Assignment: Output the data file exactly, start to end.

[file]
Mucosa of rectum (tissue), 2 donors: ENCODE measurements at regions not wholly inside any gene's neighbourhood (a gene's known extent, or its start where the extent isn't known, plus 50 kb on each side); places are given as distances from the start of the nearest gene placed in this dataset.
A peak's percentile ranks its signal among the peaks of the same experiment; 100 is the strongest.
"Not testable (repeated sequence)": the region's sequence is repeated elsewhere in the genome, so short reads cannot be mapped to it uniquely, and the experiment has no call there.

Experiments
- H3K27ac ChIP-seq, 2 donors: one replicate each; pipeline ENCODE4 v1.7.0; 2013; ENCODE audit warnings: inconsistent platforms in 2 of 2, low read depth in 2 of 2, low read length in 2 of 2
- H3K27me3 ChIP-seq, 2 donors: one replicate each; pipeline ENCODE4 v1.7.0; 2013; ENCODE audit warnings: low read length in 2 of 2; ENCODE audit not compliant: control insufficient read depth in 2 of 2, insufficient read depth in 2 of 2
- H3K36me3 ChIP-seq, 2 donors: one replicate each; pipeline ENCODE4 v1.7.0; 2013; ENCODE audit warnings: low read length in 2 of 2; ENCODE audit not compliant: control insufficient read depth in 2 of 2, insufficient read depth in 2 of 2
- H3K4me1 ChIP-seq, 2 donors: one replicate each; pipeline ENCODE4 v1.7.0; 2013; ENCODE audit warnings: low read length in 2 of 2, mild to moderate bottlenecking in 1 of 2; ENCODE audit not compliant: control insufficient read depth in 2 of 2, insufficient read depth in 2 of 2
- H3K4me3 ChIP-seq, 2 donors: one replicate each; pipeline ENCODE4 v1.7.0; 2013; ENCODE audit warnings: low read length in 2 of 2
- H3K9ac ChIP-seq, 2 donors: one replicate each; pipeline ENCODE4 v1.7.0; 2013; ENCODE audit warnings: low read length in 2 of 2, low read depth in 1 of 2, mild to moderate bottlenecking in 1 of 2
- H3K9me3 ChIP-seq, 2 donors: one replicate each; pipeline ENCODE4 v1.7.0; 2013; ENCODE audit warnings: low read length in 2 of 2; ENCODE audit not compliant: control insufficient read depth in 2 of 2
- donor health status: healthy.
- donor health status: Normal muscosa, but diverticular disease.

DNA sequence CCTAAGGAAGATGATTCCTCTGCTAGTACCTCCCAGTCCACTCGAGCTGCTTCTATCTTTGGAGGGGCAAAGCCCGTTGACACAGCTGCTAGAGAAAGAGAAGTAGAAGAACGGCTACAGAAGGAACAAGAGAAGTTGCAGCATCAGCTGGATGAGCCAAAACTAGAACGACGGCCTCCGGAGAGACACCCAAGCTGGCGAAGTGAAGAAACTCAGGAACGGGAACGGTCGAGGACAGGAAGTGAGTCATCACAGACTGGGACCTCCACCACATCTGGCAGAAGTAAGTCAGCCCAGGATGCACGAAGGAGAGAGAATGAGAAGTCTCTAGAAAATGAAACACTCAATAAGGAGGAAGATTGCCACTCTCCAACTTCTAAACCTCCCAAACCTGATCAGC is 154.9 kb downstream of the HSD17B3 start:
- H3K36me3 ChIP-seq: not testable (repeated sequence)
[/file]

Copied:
Mucosa of rectum (tissue), 2 donors: ENCODE measurements at regions not wholly inside any gene's neighbourhood (a gene's known extent, or its start where the extent isn't known, plus 50 kb on each side); places are given as distances from the start of the nearest gene placed in this dataset.
A peak's percentile ranks its signal among the peaks of the same experiment; 100 is the strongest.
"Not testable (repeated sequence)": the region's sequence is repeated elsewhere in the genome, so short reads cannot be mapped to it uniquely, and the experiment has no call there.

Experiments
- H3K27ac ChIP-seq, 2 donors: one replicate each; pipeline ENCODE4 v1.7.0; 2013; ENCODE audit warnings: inconsistent platforms in 2 of 2, low read depth in 2 of 2, low read length in 2 of 2
- H3K27me3 ChIP-seq, 2 donors: one replicate each; pipeline ENCODE4 v1.7.0; 2013; ENCODE audit warnings: low read length in 2 of 2; ENCODE audit not compliant: control insufficient read depth in 2 of 2, insufficient read depth in 2 of 2
- H3K36me3 ChIP-seq, 2 donors: one replicate each; pipeline ENCODE4 v1.7.0; 2013; ENCODE audit warnings: low read length in 2 of 2; ENCODE audit not compliant: control insufficient read depth in 2 of 2, insufficient read depth in 2 of 2
- H3K4me1 ChIP-seq, 2 donors: one replicate each; pipeline ENCODE4 v1.7.0; 2013; ENCODE audit warnings: low read length in 2 of 2, mild to moderate bottlenecking in 1 of 2; ENCODE audit not compliant: control insufficient read depth in 2 of 2, insufficient read depth in 2 of 2
- H3K4me3 ChIP-seq, 2 donors: one replicate each; pipeline ENCODE4 v1.7.0; 2013; ENCODE audit warnings: low read length in 2 of 2
- H3K9ac ChIP-seq, 2 donors: one replicate each; pipeline ENCODE4 v1.7.0; 2013; ENCODE audit warnings: low read length in 2 of 2, low read depth in 1 of 2, mild to moderate bottlenecking in 1 of 2
- H3K9me3 ChIP-seq, 2 donors: one replicate each; pipeline ENCODE4 v1.7.0; 2013; ENCODE audit warnings: low read length in 2 of 2; ENCODE audit not compliant: control insufficient read depth in 2 of 2
- donor health status: healthy.
- donor health status: Normal muscosa, but diverticular disease.

DNA sequence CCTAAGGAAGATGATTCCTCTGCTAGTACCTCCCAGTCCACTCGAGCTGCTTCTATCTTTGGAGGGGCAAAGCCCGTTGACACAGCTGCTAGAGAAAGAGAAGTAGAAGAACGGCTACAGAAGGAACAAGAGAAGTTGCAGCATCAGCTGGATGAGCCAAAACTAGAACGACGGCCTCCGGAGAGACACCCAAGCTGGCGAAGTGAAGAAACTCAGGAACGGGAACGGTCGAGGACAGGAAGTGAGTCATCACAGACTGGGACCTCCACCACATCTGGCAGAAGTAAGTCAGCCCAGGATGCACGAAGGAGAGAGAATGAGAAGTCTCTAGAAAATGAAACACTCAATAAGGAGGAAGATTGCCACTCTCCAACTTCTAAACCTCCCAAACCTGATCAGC is 154.9 kb downstream of the HSD17B3 start:
- H3K36me3 ChIP-seq: not testable (repeated sequence)